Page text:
A few meters from this is one of the best Cafes in Budapest: Cafe Ruszwurm, where you should definitely try the Cream Cake and the famous and traditional tortas.
#9 Buda Castle
Buda Castle is also known as the Royal Palace as it was the home of the Hungarian kings. This historical palace is one of the most well-known images of Budapest, and it’s impossible to miss from almost everywhere in Budapest. Today it’s home to the National Gallery and the Budapest History Museum. If you are fond of museums, this is a must-do place, but if you aren’t it’s also worth going there as the building is really impressive and you get some lovely views of Pest and the Danube.
Even if you decide not to visit the castle, you can still enjoy it. The castle is located on the top of a hill and can be seen anywhere in Pest. In fact, the huge building is one of the most imposing sights we have ever seen. It’s just majestic.
#10 Matthias Church
Matthias Church is officially known as the church of our Lady, and it’s situated in the heart of the Castle district. Constructed in 1255 in Trinity Square, this iconic church was renovated several times. It was also used as the coronation site by the Hungarian kings for centuries and hosted royal weddings and baptisms.
The outside of the church is as beautiful as any European Gothic Cathedral, with delicate turrets and beautiful details. The interior, however, is what makes this church really shine. It’s different from any other with golden frescoes from the floor to the ceiling, incredible stained glass windows, arches, and beautiful combinations of shadows and warm colors.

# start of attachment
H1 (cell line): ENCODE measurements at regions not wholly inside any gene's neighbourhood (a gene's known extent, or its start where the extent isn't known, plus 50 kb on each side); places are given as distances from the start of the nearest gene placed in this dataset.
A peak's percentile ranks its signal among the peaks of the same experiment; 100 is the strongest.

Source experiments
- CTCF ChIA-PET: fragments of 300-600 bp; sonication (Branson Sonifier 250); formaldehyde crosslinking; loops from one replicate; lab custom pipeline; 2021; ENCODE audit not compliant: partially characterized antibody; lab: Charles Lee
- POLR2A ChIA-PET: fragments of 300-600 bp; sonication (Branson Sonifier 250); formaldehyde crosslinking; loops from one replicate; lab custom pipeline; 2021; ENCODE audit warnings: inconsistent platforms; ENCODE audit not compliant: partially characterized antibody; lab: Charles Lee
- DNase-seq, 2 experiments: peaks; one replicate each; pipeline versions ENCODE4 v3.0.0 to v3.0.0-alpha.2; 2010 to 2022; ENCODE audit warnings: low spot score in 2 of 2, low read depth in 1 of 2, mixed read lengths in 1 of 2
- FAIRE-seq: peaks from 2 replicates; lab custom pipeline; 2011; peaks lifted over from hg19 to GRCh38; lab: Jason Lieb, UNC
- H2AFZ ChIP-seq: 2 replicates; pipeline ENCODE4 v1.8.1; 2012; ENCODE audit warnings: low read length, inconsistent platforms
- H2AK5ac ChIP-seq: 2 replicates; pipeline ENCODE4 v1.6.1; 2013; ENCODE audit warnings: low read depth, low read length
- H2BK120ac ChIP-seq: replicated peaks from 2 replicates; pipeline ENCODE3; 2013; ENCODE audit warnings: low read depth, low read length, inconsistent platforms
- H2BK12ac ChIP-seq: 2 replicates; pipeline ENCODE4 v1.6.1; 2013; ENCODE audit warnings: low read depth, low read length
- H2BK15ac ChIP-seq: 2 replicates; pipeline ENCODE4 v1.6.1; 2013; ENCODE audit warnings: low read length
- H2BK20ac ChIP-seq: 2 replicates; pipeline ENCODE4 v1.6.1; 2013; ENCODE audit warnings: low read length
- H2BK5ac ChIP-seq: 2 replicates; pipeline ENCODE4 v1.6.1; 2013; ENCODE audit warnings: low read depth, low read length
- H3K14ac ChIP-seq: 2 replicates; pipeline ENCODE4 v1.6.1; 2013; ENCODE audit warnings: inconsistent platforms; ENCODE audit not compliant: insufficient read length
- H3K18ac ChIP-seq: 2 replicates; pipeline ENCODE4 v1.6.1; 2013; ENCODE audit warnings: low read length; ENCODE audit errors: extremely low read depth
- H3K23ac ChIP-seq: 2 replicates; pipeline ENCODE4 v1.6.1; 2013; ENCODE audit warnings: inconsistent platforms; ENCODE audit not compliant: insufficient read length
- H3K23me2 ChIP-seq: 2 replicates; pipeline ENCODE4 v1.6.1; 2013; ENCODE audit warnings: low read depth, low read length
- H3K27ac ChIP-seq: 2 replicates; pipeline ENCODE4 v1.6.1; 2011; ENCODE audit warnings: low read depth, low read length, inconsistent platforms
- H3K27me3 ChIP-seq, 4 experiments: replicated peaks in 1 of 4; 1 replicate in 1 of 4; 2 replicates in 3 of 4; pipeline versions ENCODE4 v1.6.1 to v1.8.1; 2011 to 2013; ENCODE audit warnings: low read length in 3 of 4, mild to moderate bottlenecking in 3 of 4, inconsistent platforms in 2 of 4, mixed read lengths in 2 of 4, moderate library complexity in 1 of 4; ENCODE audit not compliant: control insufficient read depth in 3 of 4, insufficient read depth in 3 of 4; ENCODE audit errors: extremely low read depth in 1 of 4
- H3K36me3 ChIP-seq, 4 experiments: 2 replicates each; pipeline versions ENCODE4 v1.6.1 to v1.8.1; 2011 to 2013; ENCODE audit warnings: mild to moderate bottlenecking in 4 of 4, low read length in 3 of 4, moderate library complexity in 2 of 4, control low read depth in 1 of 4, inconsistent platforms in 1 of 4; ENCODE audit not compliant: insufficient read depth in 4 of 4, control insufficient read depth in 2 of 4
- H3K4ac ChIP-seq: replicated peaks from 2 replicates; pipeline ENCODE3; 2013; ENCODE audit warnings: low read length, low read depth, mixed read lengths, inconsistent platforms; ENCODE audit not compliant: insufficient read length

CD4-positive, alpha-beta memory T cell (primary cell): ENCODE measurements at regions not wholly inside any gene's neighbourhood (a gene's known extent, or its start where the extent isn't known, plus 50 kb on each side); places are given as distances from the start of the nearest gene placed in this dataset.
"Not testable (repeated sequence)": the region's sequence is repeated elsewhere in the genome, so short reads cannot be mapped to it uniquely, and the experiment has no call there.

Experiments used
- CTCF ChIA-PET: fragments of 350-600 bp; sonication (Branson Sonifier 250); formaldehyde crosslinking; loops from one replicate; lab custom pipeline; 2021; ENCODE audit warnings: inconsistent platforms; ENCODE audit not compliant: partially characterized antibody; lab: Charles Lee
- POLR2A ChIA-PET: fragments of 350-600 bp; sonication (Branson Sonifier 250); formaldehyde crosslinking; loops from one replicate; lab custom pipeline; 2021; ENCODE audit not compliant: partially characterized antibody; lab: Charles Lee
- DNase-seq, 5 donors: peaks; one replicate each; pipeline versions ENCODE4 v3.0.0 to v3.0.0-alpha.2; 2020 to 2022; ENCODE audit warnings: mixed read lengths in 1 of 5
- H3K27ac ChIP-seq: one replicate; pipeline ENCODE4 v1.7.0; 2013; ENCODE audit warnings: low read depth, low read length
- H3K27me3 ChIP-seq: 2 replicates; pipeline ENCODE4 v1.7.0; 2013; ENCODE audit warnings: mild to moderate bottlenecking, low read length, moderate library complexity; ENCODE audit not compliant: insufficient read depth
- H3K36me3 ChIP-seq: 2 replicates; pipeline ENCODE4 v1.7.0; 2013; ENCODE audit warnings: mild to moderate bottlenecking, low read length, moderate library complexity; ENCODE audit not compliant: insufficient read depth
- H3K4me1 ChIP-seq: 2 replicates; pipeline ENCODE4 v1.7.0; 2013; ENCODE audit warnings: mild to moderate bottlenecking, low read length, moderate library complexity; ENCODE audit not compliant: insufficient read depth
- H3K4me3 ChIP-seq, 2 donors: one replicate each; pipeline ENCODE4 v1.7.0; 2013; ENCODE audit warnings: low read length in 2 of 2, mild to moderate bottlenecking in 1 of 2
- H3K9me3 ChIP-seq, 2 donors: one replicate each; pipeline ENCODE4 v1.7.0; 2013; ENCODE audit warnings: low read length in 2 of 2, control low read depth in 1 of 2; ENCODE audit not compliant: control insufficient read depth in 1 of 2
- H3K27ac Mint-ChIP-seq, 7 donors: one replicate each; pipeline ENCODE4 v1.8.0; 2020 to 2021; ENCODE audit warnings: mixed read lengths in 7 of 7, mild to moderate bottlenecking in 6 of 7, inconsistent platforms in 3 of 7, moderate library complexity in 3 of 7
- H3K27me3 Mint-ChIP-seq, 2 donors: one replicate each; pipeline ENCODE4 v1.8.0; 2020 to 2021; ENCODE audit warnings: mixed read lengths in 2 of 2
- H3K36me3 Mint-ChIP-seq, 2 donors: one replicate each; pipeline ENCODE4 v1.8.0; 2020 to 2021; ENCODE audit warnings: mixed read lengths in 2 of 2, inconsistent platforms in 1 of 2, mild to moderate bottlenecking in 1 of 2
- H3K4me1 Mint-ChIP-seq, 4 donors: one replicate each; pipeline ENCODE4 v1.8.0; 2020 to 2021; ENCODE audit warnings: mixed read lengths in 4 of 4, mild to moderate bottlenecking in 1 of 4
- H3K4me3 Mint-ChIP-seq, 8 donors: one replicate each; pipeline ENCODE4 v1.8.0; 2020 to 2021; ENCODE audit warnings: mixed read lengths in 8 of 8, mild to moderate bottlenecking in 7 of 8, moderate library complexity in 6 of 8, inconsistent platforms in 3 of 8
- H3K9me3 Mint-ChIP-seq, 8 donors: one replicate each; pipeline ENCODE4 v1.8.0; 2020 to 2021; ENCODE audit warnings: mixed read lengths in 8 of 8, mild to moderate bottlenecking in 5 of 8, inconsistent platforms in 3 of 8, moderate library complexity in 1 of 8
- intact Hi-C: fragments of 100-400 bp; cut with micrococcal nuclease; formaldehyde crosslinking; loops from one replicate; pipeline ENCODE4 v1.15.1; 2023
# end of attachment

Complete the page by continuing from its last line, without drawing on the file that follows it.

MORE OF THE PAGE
You can take this tour that includes the ticket to the church and where you’ll learn more about this fascinating building and its relevance in Hungary’s history.
#11 Fisherman’s Bastion
The Fisherman’s Bastion is next to Matthias Church, making it the perfect next thing to do in Budapest. This landmark is one of the most famous sights in Budapest, with its signature turrets and spires. It’s also one of the best places to take pictures, both of the city and the attractions.
The Fisherman’s bastion may look very old, but it was built in the 19th century as a lookout tower with beautiful panoramic views of Pest. And we must say that it really serves its purpose – from the Bastion, you get the best views of Budapest.
The lower terraces are free and accessible daily, but in the upper towers, you need to pay to enter.
#12 Gellert baths
If Szechenyi Thermal Baths are the most famous and popular baths in Budapest, Gellert baths are the most elegant and beautiful, with an exquisite one hundred years old art nouveau building. The Gellert Spa and Gellert hotel are in the same building, but you can enjoy the baths without staying in the hotel.
Gellert baths are sometimes called the palace of the baths, as the building really looks like a palace. The main indoor pool of the baths is really something, it’s easily the most beautiful thermal baths we have ever visited. It looks taken out of a movie!
During Summer, you can easily spend a full day exploring each pool, the saunas, the geothermal pools, the sunbathing terrace, and the outdoor wave pool. However, you should note that this is a very popular thing to do in Budapest, and it can get crowded. For this reason, we suggest you go right at opening times and enjoy it the most! It’s also a good idea to buy a skip-the-line ticket! Or if you want to have a massage, buy a skip the line plus massage ticket.
#13 Chain Bridge